“That” points to something off-screen. The erased clause. “That” is an activation, an invitation to dive into an unknown intimacy at the edge of reality, to listen and absorb the illegibilities. The Taiga Syndrome is obsessed with knowledge-making; it continually asks, what is the journey from speech to writing, from dream to reality, experience to thought? The above excerpt contains blooming layers: the source event involving the wolf, the young blonde woman’s recollection of the wolf, the translator’s translation of the young woman’s account, and the detective’s narration. “That” makes us pause and speculate the “soft screams” we migrate through to arrive at speech, a reminder to be elastic for expression is never a seamless narration.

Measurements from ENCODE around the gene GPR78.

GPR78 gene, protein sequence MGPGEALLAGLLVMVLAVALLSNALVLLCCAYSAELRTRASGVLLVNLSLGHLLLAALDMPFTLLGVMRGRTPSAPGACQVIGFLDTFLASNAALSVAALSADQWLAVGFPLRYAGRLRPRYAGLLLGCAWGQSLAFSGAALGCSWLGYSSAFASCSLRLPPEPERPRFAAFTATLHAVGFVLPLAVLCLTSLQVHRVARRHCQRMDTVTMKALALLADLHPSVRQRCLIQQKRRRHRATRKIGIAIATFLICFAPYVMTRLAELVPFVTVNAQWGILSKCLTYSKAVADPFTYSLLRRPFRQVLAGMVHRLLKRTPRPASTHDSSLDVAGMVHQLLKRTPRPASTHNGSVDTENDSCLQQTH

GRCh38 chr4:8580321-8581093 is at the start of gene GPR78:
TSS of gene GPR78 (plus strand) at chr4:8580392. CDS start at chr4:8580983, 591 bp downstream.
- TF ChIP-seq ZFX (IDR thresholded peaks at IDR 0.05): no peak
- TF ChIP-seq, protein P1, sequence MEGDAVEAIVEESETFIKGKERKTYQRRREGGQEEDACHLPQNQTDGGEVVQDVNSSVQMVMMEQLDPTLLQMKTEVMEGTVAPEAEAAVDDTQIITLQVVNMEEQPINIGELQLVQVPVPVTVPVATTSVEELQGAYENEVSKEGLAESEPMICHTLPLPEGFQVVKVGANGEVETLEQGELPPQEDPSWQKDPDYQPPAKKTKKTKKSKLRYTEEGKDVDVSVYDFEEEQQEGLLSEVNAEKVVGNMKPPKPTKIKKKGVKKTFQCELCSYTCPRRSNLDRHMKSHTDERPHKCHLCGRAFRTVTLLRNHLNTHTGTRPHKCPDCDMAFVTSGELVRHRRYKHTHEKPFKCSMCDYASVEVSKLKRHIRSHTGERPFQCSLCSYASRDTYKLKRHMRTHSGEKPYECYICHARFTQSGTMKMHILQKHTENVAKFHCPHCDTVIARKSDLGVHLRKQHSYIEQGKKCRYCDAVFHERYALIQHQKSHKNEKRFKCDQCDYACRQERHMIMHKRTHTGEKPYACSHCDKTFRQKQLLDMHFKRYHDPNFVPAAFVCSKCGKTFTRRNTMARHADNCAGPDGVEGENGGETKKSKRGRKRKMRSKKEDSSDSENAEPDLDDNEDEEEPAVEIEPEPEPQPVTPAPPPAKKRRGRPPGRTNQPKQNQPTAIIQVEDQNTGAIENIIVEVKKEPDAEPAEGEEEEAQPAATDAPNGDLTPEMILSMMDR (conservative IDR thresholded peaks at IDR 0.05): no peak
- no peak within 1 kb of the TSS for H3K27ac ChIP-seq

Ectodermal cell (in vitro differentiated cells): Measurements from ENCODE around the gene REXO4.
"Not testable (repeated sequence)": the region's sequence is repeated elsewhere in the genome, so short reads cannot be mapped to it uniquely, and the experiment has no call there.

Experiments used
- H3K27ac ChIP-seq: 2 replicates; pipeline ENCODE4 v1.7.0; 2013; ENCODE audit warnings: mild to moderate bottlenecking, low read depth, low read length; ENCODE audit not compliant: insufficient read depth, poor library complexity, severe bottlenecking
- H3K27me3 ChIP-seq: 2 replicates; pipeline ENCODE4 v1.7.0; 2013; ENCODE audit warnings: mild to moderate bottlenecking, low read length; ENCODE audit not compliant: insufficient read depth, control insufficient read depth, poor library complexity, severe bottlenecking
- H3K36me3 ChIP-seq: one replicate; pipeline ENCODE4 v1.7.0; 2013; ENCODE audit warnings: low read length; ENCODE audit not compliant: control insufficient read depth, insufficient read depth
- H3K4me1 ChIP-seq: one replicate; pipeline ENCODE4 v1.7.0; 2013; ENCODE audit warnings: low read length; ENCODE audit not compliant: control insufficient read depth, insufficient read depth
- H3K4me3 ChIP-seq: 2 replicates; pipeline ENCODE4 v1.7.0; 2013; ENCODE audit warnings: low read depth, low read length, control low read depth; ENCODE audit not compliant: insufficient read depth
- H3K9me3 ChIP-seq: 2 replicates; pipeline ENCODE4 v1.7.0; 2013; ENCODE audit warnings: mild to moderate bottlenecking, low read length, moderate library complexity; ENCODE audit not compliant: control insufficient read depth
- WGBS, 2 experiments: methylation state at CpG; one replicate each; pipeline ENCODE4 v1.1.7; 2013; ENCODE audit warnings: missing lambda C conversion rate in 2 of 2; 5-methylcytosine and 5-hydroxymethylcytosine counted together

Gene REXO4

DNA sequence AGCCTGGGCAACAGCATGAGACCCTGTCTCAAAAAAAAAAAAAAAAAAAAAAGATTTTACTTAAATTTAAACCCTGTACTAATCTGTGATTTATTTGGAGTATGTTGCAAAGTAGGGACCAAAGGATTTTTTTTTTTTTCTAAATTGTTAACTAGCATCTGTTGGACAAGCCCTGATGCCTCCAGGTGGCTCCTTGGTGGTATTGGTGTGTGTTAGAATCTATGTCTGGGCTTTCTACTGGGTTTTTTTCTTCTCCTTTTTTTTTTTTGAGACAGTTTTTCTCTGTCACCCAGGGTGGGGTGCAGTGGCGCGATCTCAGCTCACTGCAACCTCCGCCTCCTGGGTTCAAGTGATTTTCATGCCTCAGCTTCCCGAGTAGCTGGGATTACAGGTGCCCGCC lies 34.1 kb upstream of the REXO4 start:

A line from “Moses and Gaspar” echoes back: “We could have circled around a thousand times and always ended up where we began.” No matter how many times the event is circled, we always end up at the cabin with the wolf at the door, meditating on our inability to fully capture the shape of it. (Just as a camera fails to capture how we see). From experience to memory to recitation to translation to memory to writing—think of all the crossings, visible and invisible, that must occur in order to communicate. In the US we often think of the border as a physical line separating us and them, a badge of exclusion. Rivera Garza expands the border to the mundane and conceptual, reminding us that expression entails a journey, too, a movement from abstraction to language to understanding.